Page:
This section is from the book "Mrs. Allen's Cook Book", by Mrs. Ida C. Bailey Allen. See also: The Conscious Cook: Delicious Meatless Recipes That Will Change the Way You Eat.
Fat is an important food constituent for it is the greatest source of latent or reserve energy, yet there is probably no other item of the diet so generally disliked.
From the time a child is old enough to be given meat he generally refuses even to taste the fat, and the mother, instead of coaxing him to eat, often cuts off the "offending" morsel, little realizing that she is depriving her child of a great essential of his food.
In the fat, or reserve force, group we find the following foods: fat ham, pork, bacon, fat fish, sausages, cream, butter, oleomargarine, cream soups, rich cream cheese, olive-, corn- and peanut-oils, mayonnaise, and all salad dressings, almonds, peanuts and other nuts, rich gravies, ripe olives, hard or cream sauce, all kinds of rich pastry, suet puddings, fritters and all grease-cooked foods, chocolate, ice cream, mousses, Bavarian creams and parfaits.
Fats must always be broken up or emulsified before they can be digested. The normal body is so. constituted that it does not crave large quantities at a time. So fats are generally served in combination - olive oil being cut by lemon juice or vinegar in a French dressing, butter spread on bread, eggs served with bacon, cream with shortcake and apple sauce with fat pork, Nature always calling for a balance.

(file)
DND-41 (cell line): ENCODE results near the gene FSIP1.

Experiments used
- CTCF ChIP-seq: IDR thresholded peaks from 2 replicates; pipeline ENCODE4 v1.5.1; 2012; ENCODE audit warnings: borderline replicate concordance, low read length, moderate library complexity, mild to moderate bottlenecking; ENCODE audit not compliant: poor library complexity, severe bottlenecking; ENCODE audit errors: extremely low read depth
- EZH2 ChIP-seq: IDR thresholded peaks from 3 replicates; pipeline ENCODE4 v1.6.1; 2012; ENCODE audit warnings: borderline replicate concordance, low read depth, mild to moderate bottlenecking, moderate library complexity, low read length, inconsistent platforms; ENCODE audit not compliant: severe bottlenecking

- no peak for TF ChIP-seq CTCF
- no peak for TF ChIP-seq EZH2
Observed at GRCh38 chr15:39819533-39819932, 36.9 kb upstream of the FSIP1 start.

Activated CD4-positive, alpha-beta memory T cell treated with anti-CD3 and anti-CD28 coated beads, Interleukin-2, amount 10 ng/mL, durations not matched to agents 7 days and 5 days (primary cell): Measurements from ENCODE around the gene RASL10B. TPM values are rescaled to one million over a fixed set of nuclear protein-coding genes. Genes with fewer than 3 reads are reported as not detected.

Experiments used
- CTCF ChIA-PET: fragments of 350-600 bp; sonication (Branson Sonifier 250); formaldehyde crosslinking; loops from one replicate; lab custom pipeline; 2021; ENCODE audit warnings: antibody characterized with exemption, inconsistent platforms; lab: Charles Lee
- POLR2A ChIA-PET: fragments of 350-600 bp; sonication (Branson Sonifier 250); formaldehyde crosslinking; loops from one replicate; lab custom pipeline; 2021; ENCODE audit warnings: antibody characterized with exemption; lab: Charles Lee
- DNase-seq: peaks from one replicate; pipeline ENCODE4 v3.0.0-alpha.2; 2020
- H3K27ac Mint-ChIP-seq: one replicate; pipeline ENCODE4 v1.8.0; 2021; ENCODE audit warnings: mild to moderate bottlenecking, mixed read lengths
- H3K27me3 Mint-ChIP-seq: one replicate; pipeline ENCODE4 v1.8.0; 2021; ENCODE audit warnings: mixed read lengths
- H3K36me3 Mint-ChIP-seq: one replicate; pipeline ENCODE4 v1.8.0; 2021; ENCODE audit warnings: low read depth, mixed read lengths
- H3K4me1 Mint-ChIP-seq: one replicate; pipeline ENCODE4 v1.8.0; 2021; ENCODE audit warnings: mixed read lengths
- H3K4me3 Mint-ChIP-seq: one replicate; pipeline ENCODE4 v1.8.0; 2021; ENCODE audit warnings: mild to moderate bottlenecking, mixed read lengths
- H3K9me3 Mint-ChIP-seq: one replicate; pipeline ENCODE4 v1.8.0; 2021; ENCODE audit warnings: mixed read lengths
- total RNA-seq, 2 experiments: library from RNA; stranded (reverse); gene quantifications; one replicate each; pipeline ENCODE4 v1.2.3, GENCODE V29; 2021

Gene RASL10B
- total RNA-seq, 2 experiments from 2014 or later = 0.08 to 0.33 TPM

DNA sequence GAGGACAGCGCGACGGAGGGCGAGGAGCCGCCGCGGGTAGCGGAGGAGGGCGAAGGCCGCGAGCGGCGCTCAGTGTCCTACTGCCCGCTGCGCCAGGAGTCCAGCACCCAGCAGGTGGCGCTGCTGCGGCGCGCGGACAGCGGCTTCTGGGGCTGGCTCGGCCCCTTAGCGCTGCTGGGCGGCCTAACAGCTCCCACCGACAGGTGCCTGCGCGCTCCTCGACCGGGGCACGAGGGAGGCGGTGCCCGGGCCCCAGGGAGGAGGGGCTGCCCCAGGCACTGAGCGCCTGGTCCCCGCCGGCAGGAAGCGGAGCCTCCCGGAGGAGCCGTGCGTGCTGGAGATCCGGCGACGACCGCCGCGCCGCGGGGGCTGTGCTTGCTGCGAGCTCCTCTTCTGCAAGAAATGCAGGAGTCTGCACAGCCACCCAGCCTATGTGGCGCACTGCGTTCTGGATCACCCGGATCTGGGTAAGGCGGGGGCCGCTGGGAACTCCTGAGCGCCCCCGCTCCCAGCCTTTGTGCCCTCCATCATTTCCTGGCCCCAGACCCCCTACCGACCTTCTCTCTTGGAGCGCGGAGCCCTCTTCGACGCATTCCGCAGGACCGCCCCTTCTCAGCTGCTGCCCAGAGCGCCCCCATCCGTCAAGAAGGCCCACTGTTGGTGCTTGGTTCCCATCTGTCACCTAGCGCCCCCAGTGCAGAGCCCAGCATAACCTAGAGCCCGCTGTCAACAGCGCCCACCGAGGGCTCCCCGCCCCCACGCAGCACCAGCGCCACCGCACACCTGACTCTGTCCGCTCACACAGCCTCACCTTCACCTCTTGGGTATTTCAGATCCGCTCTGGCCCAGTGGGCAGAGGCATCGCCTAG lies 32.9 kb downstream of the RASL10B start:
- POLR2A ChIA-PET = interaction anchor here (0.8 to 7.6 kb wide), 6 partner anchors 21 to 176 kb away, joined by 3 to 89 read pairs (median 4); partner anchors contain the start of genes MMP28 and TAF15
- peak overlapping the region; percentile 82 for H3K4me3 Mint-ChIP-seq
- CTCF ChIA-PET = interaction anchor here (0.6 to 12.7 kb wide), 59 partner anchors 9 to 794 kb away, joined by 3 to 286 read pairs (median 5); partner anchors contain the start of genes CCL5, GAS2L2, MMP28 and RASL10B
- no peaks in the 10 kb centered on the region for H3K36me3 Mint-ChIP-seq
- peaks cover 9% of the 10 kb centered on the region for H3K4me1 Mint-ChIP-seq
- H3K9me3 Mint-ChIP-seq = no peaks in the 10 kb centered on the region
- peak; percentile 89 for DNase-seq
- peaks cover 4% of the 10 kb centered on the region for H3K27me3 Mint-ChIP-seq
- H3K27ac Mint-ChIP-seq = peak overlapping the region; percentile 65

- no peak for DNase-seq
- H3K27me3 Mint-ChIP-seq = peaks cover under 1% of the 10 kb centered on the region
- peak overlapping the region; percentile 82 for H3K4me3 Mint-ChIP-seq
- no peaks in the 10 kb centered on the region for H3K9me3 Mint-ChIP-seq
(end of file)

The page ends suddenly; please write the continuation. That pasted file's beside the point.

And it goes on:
As fat is the last food constituent to be acted upon by the digestive organs, it may be readily seen why this becomes the reserve force element of the body. Any food cooked in it cannot be digested until Nature has broken up the fat cells. An omelet, fried eggs, fried steak, doughnuts, croquettes and the like are not easily available for the body's use until the fat has been acted upon. Pastry, cake and suet puddings rich in fat are equally slow of digestion, for the fat is so blended about the grains of flour and other ingredients that it must first be dissolved before they can be utilized. Foods cooked in fat remain in the digestive tract from one to two hours longer than is ordinarily necessary. This overtaxes the whole system, and, if such foods are eaten persistently, results in pallor, eruptions on the face, and a general air of lassitude. This does not mean that fried foods should be excluded from the diet, but that they should be served in moderation.
In frying, fats are usually heated to the smoking point, when they break up and some of the products evolved are irritating to the intestinal canal. This is why burned butter is unwholesome, and why doughnuts and other foods fried in lard heated to the smoking-point are indigestible. Animal fats smoke at a much lower temperature than do vegetable oils. For this reason the vegetable product is a much better medium for frying. Olive oil is the best, prepared vegetable cooking oils come second, while lard and beef fat are the least desirable.
In various experiments carried on to ascertain whether deep-fat frying or sauteing (frying in a small amount of fat) is preferable, the former method has proved to be the more economical, and the products more digestible, because approximately one-fourth less fat is absorbed into the foods. To be fried in deep fat, foods must contain enough egg instantly to coagulate them (as fritters), o*r else be coated with a thin layer of egg or dissolved gelatine (as croquettes). The surface is then instantly sealed, and the fat will not be absorbed to any great extent.